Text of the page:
Day Three at Lollapalooza's fourth year as a destination festival in Grant Park.
With Kanye West headlining the main stage at the southern end of the Park Sunday night, and Nine Inch Nails topping the bill up north, two new mysteries have replaced Saturday's drama of whether or not Barack Obama would show.
First, will West throw another festival hissy fit as he did at Bonnaroo? And second, will police tighten down on security and/or overreact as a result of the Rage Against the Machine gate crashers Saturday? (Our reporting on that incident can be found here ).
We'll find out. Meanwhile, C3 spokeswoman Shelby Meade said that it is now official: Tickets for Sunday have sold out, marking the first new Lollapalooza to do so, and bringing what the promoters said will be a total 225,000 to the park this weekend (excluding gate crasher and fence jumpers, of course).
Now on to the music...
The Octopus Project, 11:30-12:15
The third day of Lollapalooza 2008 got off to a soothing and blissful start under a clear and bright blue sky at the southern end of Grant Park with this Austin, TX ambient/electronic quartet and its gorgeous soundscapes rife with analog synthesizer and the impressive theremin playing of Yvonne Lambert.
What a contrast to the previous band from last night, eh?
Another celebrity sighting
I hear that Fall Out Boy's Pete Wentz also was here Saturday night with his new bride Ashley Simpson. Now, on the glitz-o-meter, does that rank above or below Lindsay Lohan and her love, Samantha Ronson? Just wondering.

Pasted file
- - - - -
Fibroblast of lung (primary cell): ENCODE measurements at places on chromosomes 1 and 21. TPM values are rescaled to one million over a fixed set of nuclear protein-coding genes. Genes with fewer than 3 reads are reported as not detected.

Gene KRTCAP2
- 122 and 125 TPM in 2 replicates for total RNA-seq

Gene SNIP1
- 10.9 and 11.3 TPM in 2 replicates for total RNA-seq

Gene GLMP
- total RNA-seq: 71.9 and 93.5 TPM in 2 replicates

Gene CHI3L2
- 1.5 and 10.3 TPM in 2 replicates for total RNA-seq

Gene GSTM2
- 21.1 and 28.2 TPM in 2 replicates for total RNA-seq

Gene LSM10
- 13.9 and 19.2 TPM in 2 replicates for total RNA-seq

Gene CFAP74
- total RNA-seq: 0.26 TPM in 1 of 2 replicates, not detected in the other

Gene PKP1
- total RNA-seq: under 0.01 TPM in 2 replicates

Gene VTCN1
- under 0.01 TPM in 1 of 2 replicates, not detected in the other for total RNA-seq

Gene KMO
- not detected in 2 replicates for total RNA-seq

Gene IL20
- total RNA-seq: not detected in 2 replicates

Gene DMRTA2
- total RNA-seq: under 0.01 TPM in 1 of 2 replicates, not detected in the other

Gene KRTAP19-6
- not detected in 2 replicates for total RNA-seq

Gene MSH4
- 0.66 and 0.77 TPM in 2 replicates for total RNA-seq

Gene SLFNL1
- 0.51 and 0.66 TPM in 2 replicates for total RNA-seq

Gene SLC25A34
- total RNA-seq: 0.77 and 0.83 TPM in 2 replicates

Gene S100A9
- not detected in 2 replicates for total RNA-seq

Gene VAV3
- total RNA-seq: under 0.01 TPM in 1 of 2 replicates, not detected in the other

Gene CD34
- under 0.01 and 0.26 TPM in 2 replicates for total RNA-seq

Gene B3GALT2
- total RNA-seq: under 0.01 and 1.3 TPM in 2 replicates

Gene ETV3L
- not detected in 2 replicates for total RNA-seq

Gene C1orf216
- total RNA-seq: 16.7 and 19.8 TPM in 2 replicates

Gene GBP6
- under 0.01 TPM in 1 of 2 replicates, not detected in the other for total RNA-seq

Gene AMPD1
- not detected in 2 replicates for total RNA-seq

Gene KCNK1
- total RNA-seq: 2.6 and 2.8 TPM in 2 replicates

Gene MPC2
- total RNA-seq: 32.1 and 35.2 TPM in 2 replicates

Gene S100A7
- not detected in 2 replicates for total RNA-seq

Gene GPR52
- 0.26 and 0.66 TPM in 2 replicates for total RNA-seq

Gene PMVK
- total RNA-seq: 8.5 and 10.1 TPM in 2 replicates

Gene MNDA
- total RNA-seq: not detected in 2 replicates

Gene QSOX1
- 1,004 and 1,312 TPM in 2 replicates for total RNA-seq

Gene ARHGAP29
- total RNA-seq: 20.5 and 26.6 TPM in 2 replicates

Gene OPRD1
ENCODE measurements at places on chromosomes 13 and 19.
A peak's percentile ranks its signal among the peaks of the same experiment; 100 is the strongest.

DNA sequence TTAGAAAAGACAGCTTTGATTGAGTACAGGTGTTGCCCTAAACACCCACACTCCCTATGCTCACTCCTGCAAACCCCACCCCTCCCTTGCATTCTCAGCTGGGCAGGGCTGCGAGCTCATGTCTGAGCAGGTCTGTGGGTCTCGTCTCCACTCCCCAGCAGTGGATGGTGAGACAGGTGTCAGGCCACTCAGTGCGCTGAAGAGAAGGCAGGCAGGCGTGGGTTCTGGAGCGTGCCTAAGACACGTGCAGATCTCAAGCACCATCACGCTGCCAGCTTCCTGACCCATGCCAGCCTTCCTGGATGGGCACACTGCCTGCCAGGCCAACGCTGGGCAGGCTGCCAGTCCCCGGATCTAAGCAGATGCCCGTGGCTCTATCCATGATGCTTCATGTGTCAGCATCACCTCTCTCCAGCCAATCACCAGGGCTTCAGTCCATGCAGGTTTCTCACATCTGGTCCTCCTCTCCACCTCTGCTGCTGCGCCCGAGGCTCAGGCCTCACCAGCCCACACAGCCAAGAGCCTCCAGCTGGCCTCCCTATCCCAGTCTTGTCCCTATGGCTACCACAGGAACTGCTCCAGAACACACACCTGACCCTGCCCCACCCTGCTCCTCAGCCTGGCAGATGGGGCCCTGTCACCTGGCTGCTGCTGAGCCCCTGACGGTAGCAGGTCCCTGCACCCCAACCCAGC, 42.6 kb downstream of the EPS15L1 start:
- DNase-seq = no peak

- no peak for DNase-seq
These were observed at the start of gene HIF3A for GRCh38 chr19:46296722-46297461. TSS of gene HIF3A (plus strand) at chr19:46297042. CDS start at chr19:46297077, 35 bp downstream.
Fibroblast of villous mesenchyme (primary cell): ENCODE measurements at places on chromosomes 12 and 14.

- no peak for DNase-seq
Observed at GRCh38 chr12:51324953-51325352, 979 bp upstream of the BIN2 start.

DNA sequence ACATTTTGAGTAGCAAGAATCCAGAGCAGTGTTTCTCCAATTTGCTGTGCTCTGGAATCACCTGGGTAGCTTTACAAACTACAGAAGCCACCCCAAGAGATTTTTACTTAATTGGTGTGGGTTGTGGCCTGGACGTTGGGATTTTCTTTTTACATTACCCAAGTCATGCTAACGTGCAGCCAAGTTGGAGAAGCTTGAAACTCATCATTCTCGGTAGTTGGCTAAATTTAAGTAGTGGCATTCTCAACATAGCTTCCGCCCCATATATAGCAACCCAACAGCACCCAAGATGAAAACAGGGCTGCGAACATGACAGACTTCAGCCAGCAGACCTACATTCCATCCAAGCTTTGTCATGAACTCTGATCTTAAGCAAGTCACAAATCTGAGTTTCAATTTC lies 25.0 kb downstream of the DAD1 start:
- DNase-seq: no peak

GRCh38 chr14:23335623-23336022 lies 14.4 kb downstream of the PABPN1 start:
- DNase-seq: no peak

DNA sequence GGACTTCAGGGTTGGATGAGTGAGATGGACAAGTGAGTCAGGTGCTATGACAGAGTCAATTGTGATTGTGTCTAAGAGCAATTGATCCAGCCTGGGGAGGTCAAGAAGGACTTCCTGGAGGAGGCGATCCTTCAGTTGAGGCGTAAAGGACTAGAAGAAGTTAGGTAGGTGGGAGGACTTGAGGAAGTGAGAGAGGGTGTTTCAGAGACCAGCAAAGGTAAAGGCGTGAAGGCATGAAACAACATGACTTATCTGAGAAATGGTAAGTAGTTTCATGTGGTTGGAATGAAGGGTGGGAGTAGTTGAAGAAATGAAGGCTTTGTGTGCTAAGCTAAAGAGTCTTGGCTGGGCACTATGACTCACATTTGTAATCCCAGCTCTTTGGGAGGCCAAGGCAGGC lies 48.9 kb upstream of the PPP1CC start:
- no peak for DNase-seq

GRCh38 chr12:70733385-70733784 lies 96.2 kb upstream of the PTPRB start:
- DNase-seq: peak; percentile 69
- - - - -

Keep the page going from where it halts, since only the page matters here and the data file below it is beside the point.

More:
Kid Sister, 12:15-1:15
"Who'd have thunk it, Chicago?" Melissa Young, the favorite daughter of suburban Markham, IL, asked early in her set. "Main stage at Lollapalooza--what the hell?"
Indeed, the hometown heroine has had a meteoric rise from small clubs and mix tapes to this high-profile platform, especially considering that she has yet to release her debut album. But Young is bursting with talent, and if it wasn't quite enough to carry an hour-long set in front of an already considerable crowd, she certainly more than held her own for at least 45 minutes of that slot, and the show built to a climax with her sassy rendition of "Pro-Nails," the single released on the Gold label run by her boyfriend and Kanye West's DJ, A-Trak.
An irony we've forgotten to mention
At festival whose major sponsor is AT&T, cell phone service from that company has been sporadic to non-existent for customers in the park throughout the weekend; the circuits, it seems, are swamped, though that does not seem to be the case for other providers such as Verizon. Must just be too many iPhones here.
The Whigs, 1:15-2:15
Though not quite as dire as the Toadies on Saturay, this group from Athens, Ga., was yet another of the head-scratching inclusions on this bill. What, we don't have enough Paul Westerberg wannabes in Chicago? Or is it just that we don't have any that also add an obnoxious dollop of Southern-rock jamming, man?
Brazilian Girls, 2:15-3:15
She may not actually be Brazilian--the quartet is comprised of four New Yorkers--but Brazilian Girls frontwoman Sabina Sciubba certainly exudes the sultry, slinky, oh-so-cool sexuality of a girl from Ipanema.
The group's modern digital take on the space age bachelor pad music or Martin Denny exotica records of the'50s and '60s--mixing jazz, bossa nova, reggae and other rhythms from around the world but updating them for the era of electronica--would have been the perfect follow-up to the Octopus Project, helping to continue to mellow, tranced-out vibe of Sunday morning and afternoon. Too bad we had to endure the Whigs in between, but it was worth it to stay south.
Wearing a puffy white outfit that could accurately be called a cloud dress, shimmied, sashayed, seduced and warbled her way through the very enjoyable set, at times evoking Incan princess and giant of this genre Yma Sumac, and building to a high point of asking the crowd to join her in a life-is-good chant of "P----, p----, p----, p----, marijuana!"
Now that's a message.
A now a reminder that not everyone with a synthesizer is capable of doing anything interesting with it.